Ephesians 4:20–24 (NIV)
That, however, is not the way of life you learned when you heard about Christ and were taught in him in accordance with the truth that is in Jesus. You were taught, with regard to your former way of life, to put off your old self, which is being corrupted by its deceitful desires; to be made new in the attitude of your minds; and to put on the new self, created to be like God in true righteousness and holiness.
This continues the thought in verses 17-19, where Paul told the Ephesians to no longer walk as the rest of the Gentiles walk, in the futility of their mind. Here he notes, “That, however, is not the way of life you learned when you heard about Christ and were taught in him in accordance with the truth that is in Jesus.”
But this time Paul adds a new dimension. Instead of instructing them to behave differently, he says they should be someone new – or at least put on someone new. That’s a different view of the process of sanctification.
The old self and the new self are both there – like the classic devil-self on one shoulder and angel-self on the other. Paul describes this conflict as putting on the new self and putting off the old one. Those seem like strange verbs for this, but the NKJV and ESV also translate the Greek words (apo-TI-thay-me and en-DOO-oh) the same way.
Paul is warning us that there’s a struggle going on inside of us and we need to recognize it. Ignoring this fight is choosing to lose it. Paul describes his own struggle in Romans 7:14-25. He ends the description with this stark portrait of his frustration.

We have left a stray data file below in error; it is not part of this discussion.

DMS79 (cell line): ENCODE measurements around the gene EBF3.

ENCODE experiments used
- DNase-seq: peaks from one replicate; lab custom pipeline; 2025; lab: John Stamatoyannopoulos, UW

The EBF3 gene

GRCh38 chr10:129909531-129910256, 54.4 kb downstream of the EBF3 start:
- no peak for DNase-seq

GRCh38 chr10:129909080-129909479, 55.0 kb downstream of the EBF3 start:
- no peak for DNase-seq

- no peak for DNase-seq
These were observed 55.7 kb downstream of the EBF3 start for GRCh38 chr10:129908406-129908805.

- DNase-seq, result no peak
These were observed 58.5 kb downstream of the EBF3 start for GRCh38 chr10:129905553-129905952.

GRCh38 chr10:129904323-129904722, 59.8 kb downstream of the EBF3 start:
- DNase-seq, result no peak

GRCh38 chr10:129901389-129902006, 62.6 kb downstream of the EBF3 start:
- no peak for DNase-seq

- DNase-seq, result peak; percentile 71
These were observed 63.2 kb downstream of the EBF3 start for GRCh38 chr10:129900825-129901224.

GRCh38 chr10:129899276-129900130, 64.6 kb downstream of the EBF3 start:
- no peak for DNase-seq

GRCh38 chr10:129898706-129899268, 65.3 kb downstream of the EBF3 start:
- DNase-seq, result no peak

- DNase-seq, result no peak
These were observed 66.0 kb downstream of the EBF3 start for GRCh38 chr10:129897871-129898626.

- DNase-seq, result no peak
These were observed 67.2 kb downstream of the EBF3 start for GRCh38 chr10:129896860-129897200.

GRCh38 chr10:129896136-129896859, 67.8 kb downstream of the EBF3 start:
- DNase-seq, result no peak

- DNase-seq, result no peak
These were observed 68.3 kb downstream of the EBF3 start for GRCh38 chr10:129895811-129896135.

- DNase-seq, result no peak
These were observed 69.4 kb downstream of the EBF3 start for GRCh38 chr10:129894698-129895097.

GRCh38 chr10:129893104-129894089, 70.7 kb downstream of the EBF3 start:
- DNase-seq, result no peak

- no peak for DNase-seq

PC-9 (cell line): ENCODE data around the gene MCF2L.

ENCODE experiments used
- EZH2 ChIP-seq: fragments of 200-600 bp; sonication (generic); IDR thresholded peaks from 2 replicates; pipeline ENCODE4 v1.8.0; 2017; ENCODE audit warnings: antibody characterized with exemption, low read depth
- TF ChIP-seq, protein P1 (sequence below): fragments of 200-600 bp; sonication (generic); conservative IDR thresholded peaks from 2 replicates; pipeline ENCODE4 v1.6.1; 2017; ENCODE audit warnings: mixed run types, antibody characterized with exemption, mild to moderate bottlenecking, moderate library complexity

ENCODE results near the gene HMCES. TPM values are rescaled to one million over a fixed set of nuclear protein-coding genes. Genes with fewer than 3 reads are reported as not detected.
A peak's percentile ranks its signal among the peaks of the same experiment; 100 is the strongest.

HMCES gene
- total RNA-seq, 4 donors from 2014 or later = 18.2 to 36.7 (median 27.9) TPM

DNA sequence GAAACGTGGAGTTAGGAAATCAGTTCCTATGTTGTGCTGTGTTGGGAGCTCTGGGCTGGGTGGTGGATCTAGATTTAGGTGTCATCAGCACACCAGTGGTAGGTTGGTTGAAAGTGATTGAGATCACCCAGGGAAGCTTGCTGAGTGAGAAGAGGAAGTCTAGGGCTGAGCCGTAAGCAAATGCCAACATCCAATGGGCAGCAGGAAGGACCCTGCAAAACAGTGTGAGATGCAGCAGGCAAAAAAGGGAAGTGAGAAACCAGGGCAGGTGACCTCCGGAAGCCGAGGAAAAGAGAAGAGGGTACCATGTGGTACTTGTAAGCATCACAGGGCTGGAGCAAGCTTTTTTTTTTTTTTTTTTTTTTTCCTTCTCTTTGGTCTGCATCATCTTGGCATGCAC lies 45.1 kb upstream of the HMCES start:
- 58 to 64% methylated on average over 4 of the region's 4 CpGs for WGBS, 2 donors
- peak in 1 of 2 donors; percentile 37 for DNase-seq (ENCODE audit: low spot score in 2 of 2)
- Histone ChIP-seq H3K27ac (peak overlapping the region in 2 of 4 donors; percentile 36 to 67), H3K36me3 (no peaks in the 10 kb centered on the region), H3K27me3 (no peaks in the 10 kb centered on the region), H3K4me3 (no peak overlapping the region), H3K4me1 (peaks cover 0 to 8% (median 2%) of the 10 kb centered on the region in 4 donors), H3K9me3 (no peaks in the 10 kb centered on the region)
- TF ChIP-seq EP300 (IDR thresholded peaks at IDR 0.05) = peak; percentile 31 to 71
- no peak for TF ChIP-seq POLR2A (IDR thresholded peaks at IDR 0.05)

So I find this law at work: Although I want to do good, evil is right there with me. For in my inner being I delight in God’s law; but I see another law at work in me, waging war against the law of my mind and making me a prisoner of the law of sin at work within me. What a wretched man I am! Who will rescue me from this body that is subject to death? Thanks be to God, who delivers me through Jesus Christ our Lord!
So then, I myself in my mind am a slave to God’s law, but in my sinful nature a slave to the law of sin. —Romans 7:21–25 (NIV)
Note well that this is in the present tense in the Greek. The fight never ends, even for an apostle.
Paul’s warning in today’s passage is usefully specific. We can learn a lot by considering the old self and recognizing how it is being corrupted by its deceitful desires. That’s in the present tense too. The old self is still being corrupted.
Paul isn’t telling us (or the Ephesians) to try to stop this corruption of the old self. That’s impossible.
It’s to put that old self off and put on the new self. Be a better person by being a different person.
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